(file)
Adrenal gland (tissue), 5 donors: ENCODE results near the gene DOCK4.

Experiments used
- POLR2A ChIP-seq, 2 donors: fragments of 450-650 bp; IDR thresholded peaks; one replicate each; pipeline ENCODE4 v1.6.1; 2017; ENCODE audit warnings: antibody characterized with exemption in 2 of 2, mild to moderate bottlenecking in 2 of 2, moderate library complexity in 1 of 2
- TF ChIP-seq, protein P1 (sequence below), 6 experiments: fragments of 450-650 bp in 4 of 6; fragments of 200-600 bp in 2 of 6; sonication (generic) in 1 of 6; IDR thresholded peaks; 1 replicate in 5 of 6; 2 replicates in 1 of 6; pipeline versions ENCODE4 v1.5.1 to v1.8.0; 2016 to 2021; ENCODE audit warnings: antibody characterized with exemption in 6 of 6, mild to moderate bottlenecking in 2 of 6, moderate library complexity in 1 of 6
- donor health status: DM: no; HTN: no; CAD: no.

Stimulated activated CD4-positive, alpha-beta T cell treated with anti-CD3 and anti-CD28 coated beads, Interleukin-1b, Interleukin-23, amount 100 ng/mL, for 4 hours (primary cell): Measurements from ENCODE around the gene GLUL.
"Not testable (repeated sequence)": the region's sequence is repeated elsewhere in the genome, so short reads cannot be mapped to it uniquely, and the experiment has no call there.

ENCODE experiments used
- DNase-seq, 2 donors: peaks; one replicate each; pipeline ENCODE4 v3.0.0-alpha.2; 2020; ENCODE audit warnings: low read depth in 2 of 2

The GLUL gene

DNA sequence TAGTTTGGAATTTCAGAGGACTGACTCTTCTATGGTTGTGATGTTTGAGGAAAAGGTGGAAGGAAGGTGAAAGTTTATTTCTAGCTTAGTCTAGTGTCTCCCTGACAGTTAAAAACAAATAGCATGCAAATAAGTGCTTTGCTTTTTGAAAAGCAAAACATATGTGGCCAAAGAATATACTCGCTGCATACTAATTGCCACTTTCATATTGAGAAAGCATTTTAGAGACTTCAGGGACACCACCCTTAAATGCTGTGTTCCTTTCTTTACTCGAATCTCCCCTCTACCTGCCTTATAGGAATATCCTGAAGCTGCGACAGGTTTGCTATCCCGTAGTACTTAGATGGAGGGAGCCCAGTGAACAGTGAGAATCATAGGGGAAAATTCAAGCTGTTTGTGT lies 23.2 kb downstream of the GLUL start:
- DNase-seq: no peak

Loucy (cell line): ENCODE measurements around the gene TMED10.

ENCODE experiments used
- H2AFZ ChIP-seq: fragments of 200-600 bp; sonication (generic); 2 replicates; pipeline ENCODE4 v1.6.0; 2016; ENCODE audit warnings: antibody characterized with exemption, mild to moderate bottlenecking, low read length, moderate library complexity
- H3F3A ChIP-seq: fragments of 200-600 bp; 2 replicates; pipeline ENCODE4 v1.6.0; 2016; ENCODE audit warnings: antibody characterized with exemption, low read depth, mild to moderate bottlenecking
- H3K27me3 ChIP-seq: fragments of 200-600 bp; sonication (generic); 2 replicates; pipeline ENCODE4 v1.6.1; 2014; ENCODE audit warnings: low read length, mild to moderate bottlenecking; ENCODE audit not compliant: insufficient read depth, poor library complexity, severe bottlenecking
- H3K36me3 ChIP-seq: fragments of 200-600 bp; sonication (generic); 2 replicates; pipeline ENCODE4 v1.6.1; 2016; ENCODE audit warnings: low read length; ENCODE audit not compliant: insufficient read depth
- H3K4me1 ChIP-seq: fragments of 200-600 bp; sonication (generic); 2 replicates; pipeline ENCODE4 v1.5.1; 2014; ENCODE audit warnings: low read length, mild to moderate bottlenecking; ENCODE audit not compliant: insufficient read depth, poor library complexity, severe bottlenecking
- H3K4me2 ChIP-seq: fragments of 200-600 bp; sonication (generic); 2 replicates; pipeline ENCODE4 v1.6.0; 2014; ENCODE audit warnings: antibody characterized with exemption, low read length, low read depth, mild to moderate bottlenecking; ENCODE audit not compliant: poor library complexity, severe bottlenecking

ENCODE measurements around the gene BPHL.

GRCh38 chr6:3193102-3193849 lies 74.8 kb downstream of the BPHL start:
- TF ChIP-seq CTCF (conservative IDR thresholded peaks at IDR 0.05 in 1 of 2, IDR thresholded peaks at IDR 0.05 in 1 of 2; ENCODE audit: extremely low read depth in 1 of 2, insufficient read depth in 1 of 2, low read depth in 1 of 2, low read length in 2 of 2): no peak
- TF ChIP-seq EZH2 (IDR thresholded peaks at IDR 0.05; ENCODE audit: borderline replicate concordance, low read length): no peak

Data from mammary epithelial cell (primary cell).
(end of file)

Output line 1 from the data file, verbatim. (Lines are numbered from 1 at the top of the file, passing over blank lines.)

Adrenal gland (tissue), 5 donors: ENCODE results near the gene DOCK4.